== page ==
When you’re scrolling Netflix’s endless selection of movies and television programs, it often seems like you’ve seen everything, and everything you haven’t seen isn’t any good. Whenever you find yourself in this predicament, take a chance on the show “Chewing Gum.” Originally released on the British network E4 in October 2015, the show has received critical success across the pond. Creator and writer Michaela Coel plays the main character, Tracey Gordon. The show follows 24-year-old Gordon as she breaks the confinement of her religion and overbearing family in her attempt to navigate the world and lose her virginity.
Inspired by her one-woman play, “Chewing Gum Dreams,” “Chewing Gum” serves as a breakout sensation for Coel. She has received a British Academy Television Award for Best Female Comedy Performance and for Breakthrough Talent for writing the show.
The character of Tracey Gordon is a filthy, ignorant, and confused young woman. Like Coel herself was during her late teens, Tracey is an evangelical Christian. (While parallels exist between the lives of Coel and her character, most of Tracey’s journey differs from that of her creator.) Frequently breaking the fourth wall, Coel manages to steer the show away from gimmick by conveying each and every emotion of Gordon’s character with a minuscule facial tic.
Although Coel followed a dissimilar path to Gordon’s, parallels can be placed. She credits her conversion to her creative flowering as a writer and performer. After attending drama school, she ended her relationship with religion, and in a broad sense, the world of her show portrays this rejection.
Before diving into Coel’s beautifully crafted “Chewing Gum” world, you need to be prepared for dialogue that is both outrageous and thoroughly believable. No issue is off limit in this show. Tracey discusses her menstruation period as casually as the weather. Beware of the expulsion of bodily fluids, random shots of penises, and a suicide sex kink. Having said this, Coel incorporates these elements to make the program both filthy and realistic.
“Chewing Gum” is also fearless in its discussion of race. Gordon’s best friend is a mixed race young woman with a white mother and white sisters, who is dating a Black man. Her love interest shifts from the mom-approved Black man to the unmotivated white man. Gordon has an optimistic naivety about her which allows the viewer to root for her while eagerly awaiting her to stumble into the next punchline.
With the issue of race acting subtly rather than overtly, Coel is able to focus on the issues of class in British society. Coel’s show has the breadth to create more jokes that appeal to the masses while catering to a specific class of people. This power allows her to appeal to audiences worldwide. Her material does not feel strictly British, but it acknowledges its culture and society in a satirical way.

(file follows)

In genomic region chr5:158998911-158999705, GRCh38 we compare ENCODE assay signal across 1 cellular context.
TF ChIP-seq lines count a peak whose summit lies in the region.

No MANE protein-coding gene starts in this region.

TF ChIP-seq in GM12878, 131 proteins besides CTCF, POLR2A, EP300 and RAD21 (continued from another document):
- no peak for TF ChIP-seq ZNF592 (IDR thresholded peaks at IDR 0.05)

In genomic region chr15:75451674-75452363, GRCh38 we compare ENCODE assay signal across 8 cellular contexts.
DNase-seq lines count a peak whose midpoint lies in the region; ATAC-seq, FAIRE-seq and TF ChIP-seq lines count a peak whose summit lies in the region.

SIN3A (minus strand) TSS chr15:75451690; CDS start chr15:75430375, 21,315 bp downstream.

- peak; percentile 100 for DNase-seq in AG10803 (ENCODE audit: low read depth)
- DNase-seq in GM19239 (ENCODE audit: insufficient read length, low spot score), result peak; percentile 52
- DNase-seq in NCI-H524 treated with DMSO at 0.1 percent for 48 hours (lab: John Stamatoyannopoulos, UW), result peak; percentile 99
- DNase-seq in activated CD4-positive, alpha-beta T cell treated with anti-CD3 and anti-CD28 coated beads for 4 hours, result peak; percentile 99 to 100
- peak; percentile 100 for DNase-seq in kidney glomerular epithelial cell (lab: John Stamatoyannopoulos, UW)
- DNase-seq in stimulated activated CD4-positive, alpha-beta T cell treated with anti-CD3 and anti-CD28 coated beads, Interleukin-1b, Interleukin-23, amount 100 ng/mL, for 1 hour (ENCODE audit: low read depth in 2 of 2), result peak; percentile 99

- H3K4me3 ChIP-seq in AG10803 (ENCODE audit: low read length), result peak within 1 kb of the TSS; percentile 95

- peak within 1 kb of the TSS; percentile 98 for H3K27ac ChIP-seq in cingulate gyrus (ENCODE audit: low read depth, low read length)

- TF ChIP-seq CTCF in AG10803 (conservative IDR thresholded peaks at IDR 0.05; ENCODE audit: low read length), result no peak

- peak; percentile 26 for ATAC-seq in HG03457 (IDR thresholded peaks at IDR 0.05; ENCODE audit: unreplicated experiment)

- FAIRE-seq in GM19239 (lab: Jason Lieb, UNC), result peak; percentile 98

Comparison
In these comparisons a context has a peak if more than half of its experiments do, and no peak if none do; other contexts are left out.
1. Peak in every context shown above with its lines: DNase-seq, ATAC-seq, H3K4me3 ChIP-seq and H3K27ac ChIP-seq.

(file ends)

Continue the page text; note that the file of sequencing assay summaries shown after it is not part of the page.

As a former evangelical Christian, Coel is not afraid to broach the topic of religion, honoring its positives while simultaneously criticizing its restrictive qualities. By acting as caricatures of members of organized religion, Gordon’s immediate family engages in protesting against society’s sexually liberated qualities through things like using a megaphone to shame passersby and Gordon’s mom imposing antiquated gender roles on her daughters.
At the start of the show, Gordon’s relationship to sex was quite limited. The bulk of her interactions is inspired by fantasy and raw desire. Instead of focusing on these passionate emotions, the crux of the comedy comes from its sex scenes. The scenes are awkward and absurd, yet relating to the fact that sex can, in fact, be just that: absurd and awkward. Especially when Gordon addresses the camera in these instances, the audience receives an inside look into her mind processing. Is she supposed to wear clothes when she sits on her partner’s face? You’re left to wrestle with the absurdity of the statement and the context with which it’s used.
What’s so enticing about “Chewing Gum” is Coel’s ability to be extremely personable without taking herself too seriously. So, the next time you want to see a 24-year-old black British woman, who has an unhealthy obsession for Beyoncé, simultaneously fail and succeed at discovering sex, look no further than to Netflix’s “Chewing Gum.”
Currently broadcasting its second season on E4, Netflix is expected to release the current season on the streaming service at its close.